And let us know your favourite in the comments section before you go.
1. Croft-An-Righ, Abbeyhill, Holyrood
In Edinburgh, there is a small area adjacent to Holyrood Palace referred to on street signs as Croft-an-Righ. On the face of it, this would seem to simply be a slightly anglicised version of Gaelic Croit an RÃ¬gh '˜the King's croft'. This would seem appropriate given the royal location, indeed, it is referred to as such in a 19th-century Gaelic book. The name as it appears now however is misleading; in 1781 it is on record as Croft Angry. Several other places with such a name exist in Scotland, including two in Fife. These are Scots names containing croft with an element angry; this is of uncertain meaning as it seems only to have survived in place-names; it is related to German anger ‘(small) meadow’. Possibly it means a ‘fenced grazing in the croft or arable infield’ or perhaps more simply ‘grassland’. Photo: Wikimedia Commons
One of Edinburgh’s most photographed old buildings is the Canongate Tolbooth. It was built in 1591 at a time when the Canongate burgh was still separate from Edinburgh, and served as the district tolbooth, comprising a courthouse, jail and public meeting place. The Tolbooth has undergone a number of alterations over the centuries, the most notable being City Architect Robert Morham’s remodelling in 1875, which added its distinctive clock. The building now houses The People’s Story Museum and boasts a Category A listing. Photo: Third Party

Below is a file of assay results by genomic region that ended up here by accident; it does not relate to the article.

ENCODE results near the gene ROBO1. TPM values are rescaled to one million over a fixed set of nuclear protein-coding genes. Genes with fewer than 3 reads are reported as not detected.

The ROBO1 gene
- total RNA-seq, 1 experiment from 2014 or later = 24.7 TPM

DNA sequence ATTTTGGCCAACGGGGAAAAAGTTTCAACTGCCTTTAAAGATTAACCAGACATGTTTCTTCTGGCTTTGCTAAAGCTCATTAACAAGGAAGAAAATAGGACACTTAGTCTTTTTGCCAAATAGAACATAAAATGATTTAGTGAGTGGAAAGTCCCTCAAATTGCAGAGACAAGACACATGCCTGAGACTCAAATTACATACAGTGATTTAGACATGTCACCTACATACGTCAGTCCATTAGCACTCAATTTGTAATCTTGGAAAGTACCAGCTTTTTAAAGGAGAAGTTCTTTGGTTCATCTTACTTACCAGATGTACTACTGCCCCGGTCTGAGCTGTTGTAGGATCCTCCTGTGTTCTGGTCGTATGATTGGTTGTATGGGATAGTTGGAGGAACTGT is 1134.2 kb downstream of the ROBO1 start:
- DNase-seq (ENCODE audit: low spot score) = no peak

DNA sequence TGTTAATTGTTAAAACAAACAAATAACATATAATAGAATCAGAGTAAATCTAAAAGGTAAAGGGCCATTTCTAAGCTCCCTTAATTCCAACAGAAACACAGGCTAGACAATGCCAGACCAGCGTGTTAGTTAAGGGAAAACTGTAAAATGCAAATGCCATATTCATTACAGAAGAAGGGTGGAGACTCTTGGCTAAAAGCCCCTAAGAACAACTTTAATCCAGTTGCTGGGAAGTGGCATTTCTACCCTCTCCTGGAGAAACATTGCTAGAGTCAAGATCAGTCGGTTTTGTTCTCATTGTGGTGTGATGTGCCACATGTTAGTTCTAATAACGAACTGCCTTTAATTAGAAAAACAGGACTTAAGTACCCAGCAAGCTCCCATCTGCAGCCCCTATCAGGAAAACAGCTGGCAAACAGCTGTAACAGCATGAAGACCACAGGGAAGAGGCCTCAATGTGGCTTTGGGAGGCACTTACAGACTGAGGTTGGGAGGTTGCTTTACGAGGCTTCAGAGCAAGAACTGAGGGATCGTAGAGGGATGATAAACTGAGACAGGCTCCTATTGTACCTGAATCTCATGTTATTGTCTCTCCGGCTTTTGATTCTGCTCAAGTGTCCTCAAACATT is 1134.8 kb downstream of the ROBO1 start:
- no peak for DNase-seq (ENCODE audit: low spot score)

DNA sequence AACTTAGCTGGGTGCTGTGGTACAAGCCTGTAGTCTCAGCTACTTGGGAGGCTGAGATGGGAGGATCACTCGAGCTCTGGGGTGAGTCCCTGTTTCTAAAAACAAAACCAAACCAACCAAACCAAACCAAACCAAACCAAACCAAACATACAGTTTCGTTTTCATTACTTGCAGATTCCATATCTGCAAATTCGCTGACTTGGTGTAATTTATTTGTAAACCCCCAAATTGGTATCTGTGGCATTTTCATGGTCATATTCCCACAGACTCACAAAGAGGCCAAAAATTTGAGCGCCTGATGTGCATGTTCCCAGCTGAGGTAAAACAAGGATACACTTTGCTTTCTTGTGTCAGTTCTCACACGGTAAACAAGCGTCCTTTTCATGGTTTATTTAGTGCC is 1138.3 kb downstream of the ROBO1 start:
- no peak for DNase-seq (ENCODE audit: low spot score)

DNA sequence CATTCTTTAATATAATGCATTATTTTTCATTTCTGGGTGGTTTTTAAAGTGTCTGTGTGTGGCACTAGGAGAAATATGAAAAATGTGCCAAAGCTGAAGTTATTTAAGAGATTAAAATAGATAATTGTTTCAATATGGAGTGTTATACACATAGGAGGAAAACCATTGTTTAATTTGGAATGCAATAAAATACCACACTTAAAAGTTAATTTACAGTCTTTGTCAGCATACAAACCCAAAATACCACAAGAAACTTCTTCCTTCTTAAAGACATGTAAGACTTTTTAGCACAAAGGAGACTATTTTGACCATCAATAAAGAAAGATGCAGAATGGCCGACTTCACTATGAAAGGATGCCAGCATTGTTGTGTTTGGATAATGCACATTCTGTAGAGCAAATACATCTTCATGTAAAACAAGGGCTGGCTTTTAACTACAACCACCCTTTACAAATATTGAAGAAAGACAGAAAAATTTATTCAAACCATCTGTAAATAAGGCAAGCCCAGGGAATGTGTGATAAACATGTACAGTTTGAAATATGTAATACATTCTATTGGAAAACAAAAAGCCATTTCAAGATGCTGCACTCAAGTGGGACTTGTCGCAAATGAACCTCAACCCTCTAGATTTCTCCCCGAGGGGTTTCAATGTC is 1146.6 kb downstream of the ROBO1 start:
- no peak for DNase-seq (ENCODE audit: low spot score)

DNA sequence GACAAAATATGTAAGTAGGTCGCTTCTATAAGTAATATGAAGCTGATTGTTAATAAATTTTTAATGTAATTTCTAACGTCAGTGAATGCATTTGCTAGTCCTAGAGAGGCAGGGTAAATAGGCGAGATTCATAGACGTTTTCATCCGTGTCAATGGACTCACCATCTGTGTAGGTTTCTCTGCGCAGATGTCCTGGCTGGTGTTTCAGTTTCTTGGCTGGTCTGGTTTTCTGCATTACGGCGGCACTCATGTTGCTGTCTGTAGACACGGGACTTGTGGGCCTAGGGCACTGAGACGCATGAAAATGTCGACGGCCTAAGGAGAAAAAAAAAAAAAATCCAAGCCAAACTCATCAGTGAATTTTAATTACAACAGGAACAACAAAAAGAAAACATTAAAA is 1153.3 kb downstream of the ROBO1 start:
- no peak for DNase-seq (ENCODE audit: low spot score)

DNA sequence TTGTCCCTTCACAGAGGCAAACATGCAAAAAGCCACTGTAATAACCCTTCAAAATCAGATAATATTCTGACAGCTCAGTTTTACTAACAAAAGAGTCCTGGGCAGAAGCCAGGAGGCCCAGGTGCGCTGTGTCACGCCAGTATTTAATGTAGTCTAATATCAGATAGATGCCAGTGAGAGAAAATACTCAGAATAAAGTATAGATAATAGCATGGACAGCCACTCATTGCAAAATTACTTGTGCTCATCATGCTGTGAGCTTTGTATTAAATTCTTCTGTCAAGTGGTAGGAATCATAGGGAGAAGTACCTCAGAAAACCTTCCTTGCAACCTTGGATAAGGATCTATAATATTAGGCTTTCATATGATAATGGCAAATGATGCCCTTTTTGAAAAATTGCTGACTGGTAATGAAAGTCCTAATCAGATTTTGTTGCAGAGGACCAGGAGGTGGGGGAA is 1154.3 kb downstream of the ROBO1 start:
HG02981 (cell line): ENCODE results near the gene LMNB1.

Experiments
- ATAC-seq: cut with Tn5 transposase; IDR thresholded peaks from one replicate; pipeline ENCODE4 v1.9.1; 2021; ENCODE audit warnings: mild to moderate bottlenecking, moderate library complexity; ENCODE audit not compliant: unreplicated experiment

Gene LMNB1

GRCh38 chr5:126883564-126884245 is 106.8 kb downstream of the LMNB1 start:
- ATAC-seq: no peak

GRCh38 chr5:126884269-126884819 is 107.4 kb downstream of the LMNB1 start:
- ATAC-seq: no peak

Sharing the same nook of the High Street as John Knox House is an equally-ancient residence, Moubray House. It was built back in 1477 for a Mr Robert Moubray and was later used as a tavern and a bookshop. The esteemed writer Daniel Defoe resided here for a spell while he was editor of the Edinburgh Courant newspaper. The facade of Moubray House was rebuilt in the early 17th century, though parts of the interior are very much original. Photo: Third Party
Trinity Apse is all that’s left of the ancient Trinity College Kirk, which was constructed on the eastern banks of the Nor’ Loch in 1460. Both the kirk and a nearby hospital were founded by Mary of Gueldres, consort to King James II. For centuries the little kirk lay undisturbed - even the Reformation couldn’t shake it. Then came the Industrial Revolution. The original kirk was destroyed in the 1840s to make way for an expansion of Waverley Railway Station. It had been intended to move the kirk stone by stone to a new site, and each piece was numbered and deposited on Calton Hill. Unfortunately, thirty years would pass before a decision was made to rebuild the kirk, by which time many of the numbered stones had disappeared. A new church was eventually built on Jeffrey Street, but this too was demolished in 1964. A small section of the rebuilt Trinity College Kirk, known as Trinity Apse still survives and many of the painted numbers from when the kirk was dismantled can still be seen. The apse is located on Chalmers Close, between the High Street and Jeffrey Street. Photo: Third Party